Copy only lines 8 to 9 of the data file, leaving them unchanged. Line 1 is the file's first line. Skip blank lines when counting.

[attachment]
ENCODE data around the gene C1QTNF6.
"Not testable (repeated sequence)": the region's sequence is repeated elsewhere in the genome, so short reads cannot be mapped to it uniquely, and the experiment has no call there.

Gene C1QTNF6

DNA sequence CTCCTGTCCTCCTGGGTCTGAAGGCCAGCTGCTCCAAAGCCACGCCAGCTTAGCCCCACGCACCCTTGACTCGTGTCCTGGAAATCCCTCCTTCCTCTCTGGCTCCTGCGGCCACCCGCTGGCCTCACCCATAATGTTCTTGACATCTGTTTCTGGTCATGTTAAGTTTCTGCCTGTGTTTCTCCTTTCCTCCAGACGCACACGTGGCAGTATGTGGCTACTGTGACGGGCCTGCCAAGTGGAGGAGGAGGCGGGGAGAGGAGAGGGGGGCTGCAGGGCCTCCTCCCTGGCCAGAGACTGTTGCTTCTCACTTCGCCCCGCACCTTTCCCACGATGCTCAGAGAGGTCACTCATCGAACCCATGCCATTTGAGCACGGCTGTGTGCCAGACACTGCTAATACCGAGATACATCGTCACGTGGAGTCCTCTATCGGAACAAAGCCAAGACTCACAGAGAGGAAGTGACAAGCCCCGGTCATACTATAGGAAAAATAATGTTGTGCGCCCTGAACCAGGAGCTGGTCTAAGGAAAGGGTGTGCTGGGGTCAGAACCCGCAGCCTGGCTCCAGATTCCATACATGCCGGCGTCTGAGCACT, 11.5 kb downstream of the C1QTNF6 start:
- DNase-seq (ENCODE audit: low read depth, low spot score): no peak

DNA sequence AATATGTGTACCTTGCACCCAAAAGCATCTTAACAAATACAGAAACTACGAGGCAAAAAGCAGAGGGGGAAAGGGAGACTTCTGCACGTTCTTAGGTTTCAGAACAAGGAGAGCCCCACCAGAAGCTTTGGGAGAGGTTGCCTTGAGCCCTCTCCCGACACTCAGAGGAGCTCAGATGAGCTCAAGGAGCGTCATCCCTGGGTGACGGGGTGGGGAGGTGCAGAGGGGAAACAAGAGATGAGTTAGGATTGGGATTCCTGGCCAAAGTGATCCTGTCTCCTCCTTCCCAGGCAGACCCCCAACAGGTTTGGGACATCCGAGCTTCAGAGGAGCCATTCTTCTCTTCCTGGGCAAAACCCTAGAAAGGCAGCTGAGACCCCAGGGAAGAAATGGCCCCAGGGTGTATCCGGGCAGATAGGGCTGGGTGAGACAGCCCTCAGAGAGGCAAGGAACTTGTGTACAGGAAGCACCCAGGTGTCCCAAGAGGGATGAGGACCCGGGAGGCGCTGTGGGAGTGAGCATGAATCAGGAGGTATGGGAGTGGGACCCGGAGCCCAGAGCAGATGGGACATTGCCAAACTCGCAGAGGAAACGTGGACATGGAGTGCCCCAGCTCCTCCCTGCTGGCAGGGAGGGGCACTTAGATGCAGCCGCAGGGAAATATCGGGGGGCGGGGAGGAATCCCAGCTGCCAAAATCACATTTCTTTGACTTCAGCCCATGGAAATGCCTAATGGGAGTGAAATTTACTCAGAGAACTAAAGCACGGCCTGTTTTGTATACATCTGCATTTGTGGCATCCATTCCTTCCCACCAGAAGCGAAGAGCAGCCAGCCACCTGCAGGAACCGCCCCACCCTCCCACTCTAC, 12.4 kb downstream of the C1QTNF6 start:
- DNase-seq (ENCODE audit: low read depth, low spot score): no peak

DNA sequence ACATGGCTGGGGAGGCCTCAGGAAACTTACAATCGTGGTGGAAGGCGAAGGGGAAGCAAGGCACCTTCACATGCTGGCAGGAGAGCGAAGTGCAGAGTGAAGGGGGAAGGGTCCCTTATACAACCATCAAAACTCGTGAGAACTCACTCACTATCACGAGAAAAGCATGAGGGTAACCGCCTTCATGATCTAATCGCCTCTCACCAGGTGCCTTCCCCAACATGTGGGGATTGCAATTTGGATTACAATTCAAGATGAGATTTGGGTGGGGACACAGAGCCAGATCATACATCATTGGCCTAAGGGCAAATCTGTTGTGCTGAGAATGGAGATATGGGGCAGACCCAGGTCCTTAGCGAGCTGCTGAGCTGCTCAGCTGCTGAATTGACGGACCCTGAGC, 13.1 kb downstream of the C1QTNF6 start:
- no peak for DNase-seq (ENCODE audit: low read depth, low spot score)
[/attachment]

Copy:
DNA sequence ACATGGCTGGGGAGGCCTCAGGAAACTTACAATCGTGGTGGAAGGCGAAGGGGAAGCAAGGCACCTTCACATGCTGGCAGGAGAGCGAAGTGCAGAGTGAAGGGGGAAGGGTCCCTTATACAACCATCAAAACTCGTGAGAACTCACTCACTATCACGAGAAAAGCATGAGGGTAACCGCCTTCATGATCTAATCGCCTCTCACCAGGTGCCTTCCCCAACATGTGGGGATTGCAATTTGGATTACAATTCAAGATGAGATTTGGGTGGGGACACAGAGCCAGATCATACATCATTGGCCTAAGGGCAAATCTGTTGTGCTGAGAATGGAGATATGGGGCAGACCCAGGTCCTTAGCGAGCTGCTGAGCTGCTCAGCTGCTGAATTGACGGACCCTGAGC, 13.1 kb downstream of the C1QTNF6 start:
- no peak for DNase-seq (ENCODE audit: low read depth, low spot score)